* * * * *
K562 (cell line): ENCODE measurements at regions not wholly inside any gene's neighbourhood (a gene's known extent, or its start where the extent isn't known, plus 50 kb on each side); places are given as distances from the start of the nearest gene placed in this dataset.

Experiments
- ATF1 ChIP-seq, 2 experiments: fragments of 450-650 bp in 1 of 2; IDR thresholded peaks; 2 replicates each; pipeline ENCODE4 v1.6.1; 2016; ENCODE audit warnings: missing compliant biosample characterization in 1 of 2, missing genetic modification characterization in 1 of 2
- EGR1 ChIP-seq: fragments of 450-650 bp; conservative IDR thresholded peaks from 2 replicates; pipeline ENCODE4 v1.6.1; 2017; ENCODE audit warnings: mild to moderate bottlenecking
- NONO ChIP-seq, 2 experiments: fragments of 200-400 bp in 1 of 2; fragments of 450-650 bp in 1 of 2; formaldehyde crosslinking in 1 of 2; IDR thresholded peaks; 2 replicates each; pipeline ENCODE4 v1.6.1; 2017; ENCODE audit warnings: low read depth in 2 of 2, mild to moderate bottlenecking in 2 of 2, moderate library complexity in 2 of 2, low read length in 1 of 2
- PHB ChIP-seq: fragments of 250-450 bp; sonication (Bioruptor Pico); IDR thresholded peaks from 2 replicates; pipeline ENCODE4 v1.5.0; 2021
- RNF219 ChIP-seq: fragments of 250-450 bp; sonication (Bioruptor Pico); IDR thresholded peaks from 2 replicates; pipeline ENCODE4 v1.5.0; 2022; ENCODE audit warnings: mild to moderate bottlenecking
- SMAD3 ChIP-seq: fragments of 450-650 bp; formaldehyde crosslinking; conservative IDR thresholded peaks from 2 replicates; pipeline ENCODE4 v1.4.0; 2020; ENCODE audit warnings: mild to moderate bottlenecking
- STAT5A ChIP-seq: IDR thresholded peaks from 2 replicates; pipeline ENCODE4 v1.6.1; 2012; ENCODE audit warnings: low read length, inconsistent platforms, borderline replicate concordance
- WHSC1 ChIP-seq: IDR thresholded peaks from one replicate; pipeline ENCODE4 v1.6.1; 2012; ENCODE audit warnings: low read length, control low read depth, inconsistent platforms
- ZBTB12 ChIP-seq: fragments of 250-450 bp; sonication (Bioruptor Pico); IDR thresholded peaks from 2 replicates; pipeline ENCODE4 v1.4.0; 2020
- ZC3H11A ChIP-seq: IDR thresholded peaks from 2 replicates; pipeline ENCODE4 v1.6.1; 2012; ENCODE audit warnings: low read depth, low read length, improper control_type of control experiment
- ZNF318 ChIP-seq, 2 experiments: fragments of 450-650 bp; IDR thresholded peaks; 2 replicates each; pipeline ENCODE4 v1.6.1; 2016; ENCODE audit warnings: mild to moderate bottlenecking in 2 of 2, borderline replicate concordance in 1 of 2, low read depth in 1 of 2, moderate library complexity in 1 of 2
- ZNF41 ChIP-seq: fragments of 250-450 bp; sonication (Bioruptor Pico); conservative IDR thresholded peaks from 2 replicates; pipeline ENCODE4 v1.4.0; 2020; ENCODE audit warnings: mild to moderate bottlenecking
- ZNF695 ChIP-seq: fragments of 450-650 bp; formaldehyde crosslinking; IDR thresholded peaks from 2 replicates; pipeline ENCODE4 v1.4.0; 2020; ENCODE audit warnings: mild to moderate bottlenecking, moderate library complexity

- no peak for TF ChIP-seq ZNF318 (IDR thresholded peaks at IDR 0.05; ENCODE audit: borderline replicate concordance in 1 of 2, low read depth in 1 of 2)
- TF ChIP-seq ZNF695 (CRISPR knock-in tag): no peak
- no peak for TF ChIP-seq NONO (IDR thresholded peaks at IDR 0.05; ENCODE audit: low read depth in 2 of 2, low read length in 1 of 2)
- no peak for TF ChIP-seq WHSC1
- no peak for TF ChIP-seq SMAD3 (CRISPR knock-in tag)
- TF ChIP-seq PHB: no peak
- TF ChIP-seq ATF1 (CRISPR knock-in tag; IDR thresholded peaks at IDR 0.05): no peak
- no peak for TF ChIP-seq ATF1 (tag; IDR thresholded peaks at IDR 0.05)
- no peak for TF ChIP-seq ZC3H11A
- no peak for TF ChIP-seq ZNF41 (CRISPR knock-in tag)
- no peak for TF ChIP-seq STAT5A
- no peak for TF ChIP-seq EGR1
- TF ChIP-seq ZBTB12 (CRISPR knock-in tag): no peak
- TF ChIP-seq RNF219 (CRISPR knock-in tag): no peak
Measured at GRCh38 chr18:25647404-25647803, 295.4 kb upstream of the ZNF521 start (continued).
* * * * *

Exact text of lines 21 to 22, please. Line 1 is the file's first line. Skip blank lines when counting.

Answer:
- TF ChIP-seq PHB: no peak
- TF ChIP-seq ATF1 (CRISPR knock-in tag; IDR thresholded peaks at IDR 0.05): no peak